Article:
Tag: lookout mobile security

Mobile security on Android devices is facing another massive threat

Lookout has now uncovered a malware that pretends to be any of a range of very popular apps.

Lookout, a mobile security company based in San Francisco, has announced that it has discovered a new type of malware threat to devices running on the Android operating system.

This time, it is a form of malware that disguises itself as certain trusted and well-known applications.

Unfortunately, it actually opens the user up to a considerable mobile security risk as it exposes the device to root attacks. Moreover, once it has made its way into the gadget, it is nearly impossible to remove. Though this doesn’t affect people who download their applications from Google Play, it has been discovered in mobile apps that can be downloaded through third-party app stores. Among the titles the malware pretends to be includes: Facebook, Twitter, Candy Crush, Snapchat, WhatsApp and Google Now.

There were around 20,000 instances of this mobile security threat isolated by Lookout in its research.

Android Security Threat - Mobile SecurityAs the versions of these popular mobile apps that are infected by the malware have been discovered exclusively in third-party app stores, the firm has stated that people who download exclusively from Google Play can more than likely assume that they are free of this infection.

What makes this mobile malware even more challenging is that the majority of the infected applications still work in the exact same way as the legitimate versions. Therefore, it becomes exceptionally difficult – if not impossible –for a regular user to be able to detect the infected ones and therefore, to know which ones to uninstall. Moreover, when root access to a mobile device has been obtained by way of the malware, the app can automatically download and can fully intertwine itself into the operating system.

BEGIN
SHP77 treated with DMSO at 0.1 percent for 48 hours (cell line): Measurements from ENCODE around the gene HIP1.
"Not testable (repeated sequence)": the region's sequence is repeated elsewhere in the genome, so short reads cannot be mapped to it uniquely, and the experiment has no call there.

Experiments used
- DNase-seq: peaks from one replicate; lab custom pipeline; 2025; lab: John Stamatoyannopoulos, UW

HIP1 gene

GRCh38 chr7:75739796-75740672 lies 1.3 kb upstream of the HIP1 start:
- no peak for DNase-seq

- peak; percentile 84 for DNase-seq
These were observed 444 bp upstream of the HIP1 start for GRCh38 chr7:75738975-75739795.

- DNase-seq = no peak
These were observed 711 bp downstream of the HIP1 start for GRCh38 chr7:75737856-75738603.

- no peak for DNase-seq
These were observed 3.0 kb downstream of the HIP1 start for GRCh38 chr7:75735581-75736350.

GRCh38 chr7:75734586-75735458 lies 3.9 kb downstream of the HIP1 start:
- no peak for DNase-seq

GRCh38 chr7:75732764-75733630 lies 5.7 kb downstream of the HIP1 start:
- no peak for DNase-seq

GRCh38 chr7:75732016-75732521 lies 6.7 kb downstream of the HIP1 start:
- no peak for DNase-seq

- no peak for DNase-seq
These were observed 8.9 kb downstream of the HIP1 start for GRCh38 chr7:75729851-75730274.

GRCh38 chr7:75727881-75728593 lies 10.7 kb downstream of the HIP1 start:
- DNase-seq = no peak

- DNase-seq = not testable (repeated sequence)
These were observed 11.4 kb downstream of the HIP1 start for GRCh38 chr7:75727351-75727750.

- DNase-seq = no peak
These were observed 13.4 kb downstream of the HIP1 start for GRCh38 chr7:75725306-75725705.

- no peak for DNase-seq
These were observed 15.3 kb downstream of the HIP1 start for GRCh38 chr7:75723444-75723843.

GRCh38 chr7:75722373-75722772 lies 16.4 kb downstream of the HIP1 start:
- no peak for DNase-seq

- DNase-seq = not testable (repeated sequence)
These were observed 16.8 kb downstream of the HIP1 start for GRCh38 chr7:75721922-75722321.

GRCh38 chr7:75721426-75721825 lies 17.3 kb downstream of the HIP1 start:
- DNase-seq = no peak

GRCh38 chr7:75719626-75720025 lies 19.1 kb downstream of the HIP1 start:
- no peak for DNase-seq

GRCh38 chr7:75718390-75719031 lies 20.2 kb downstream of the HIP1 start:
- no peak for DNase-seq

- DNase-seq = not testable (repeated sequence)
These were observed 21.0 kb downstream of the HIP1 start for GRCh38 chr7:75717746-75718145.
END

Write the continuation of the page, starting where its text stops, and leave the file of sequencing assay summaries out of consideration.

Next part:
This makes it very difficult for an expert to delete it and essentially impossible for an untrained user to remove it. Once the infected app becomes activated, it pushes ads into the device of the user and poses a mobile security threat. Lookout explained that it continues to operate in the background and cannot be uninstalled by the majority of users, either forcing them to buy new devices or to have to take the gadgets to IT professionals to have the malware removed.

Mobile security threats change by region

Geography has been found to play a considerable role in the type of issues faced by smartphone owners.

According to the latest report that has been issued by mobile security company, Lookout, threats seem to appear and linger in based on geographical factors, meaning that the types of malware and other dangerous problems that could lead to smartphone and tablet based issues differ from one place to another.

This report was considered to be the first of its kind and used threat data gleaned from the Lookout Platform.

The mobile security report took a deep look into the treats from five different countries and identified that the key issues are different from one area to the next. The five countries that were examined were: Germany, the United States, the United Kingdom, Japan, and India.

The report also pointed out that mobile security threats are continually and rapidly evolving.

Mobile security by regionAccording to Lookout, within the report, “As mobile marches on, the threat landscape continues to evolve. Like any entrepreneur, the bad guys go where the opportunity exists and focus on the business models that are most successful – and like many businesses, there are differences that can be seen at the country level based on economics of a given region.”

At the same time that the report was issued, Lookout also released an infographic to underscore the largest threats in mobile security, based on location. The types of threat that were analyzed included adware, chargeware, spyware, surveillance, and Trojans. In all countries, it was adware that dominated the detections in each of the countries, as a result of the lack of solid guidelines to outline what is and is not acceptable for smartphone advertising, and because unscrupulous methods are proving to generate greater payouts.

Surveillance was found to be a popular form of mobile security threat in the United States, after marketers that use it have identified a quasi-legal position in which to apply it. As the barrier to entry is lower in this market, it gives developers the opportunity to target a wider audience. Similarly, Germany had the largest instance of Trojans and the United Kingdom saw the largest occurrence of chargeware. The number of threats in Japan were comparatively small next to the other countries in the report. India, on the other hand, saw a relatively high adware instance.